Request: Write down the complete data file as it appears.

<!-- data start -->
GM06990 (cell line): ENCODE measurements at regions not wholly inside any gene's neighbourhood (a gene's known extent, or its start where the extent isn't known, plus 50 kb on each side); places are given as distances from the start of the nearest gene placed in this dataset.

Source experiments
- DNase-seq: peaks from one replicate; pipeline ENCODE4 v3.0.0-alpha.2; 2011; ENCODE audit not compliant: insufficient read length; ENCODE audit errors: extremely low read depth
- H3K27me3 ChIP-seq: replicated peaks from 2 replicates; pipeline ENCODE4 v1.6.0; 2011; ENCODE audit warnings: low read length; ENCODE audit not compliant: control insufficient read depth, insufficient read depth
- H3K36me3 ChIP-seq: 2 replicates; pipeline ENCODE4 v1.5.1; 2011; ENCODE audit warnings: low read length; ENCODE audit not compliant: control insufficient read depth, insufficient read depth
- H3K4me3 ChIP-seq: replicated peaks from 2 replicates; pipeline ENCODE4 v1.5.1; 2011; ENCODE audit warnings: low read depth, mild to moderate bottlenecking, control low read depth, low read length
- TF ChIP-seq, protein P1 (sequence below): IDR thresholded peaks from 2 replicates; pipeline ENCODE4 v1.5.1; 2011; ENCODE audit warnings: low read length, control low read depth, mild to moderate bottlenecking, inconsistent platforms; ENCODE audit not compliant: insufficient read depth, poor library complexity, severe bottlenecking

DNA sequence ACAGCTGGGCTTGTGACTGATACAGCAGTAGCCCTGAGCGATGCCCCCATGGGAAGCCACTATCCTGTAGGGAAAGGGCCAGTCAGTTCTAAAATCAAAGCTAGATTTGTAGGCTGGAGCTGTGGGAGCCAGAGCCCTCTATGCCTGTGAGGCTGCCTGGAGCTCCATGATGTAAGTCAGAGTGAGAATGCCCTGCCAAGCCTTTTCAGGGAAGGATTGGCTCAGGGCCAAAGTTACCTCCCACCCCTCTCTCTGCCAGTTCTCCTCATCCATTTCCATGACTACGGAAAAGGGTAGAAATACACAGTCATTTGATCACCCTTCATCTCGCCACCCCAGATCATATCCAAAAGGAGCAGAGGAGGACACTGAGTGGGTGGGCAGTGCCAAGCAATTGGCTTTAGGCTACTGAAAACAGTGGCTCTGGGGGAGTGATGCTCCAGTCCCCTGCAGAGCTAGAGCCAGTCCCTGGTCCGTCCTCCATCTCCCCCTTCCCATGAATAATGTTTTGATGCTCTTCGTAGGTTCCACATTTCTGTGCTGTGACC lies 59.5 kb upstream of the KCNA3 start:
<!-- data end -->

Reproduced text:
GM06990 (cell line): ENCODE measurements at regions not wholly inside any gene's neighbourhood (a gene's known extent, or its start where the extent isn't known, plus 50 kb on each side); places are given as distances from the start of the nearest gene placed in this dataset.

Source experiments
- DNase-seq: peaks from one replicate; pipeline ENCODE4 v3.0.0-alpha.2; 2011; ENCODE audit not compliant: insufficient read length; ENCODE audit errors: extremely low read depth
- H3K27me3 ChIP-seq: replicated peaks from 2 replicates; pipeline ENCODE4 v1.6.0; 2011; ENCODE audit warnings: low read length; ENCODE audit not compliant: control insufficient read depth, insufficient read depth
- H3K36me3 ChIP-seq: 2 replicates; pipeline ENCODE4 v1.5.1; 2011; ENCODE audit warnings: low read length; ENCODE audit not compliant: control insufficient read depth, insufficient read depth
- H3K4me3 ChIP-seq: replicated peaks from 2 replicates; pipeline ENCODE4 v1.5.1; 2011; ENCODE audit warnings: low read depth, mild to moderate bottlenecking, control low read depth, low read length
- TF ChIP-seq, protein P1 (sequence below): IDR thresholded peaks from 2 replicates; pipeline ENCODE4 v1.5.1; 2011; ENCODE audit warnings: low read length, control low read depth, mild to moderate bottlenecking, inconsistent platforms; ENCODE audit not compliant: insufficient read depth, poor library complexity, severe bottlenecking

DNA sequence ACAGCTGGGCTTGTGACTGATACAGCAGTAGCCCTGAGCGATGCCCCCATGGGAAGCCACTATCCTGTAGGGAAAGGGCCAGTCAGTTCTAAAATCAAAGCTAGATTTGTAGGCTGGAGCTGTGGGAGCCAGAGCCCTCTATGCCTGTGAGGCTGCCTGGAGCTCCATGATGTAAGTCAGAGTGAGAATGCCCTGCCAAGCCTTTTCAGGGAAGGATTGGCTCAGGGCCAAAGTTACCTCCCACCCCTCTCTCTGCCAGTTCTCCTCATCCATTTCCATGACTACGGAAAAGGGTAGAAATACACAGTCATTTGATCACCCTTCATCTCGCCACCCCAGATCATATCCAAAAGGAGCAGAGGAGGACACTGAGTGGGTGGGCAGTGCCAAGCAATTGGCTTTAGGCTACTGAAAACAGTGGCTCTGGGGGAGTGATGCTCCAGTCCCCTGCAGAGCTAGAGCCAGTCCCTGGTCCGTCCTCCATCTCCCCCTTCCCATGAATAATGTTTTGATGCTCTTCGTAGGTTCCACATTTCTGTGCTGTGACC lies 59.5 kb upstream of the KCNA3 start: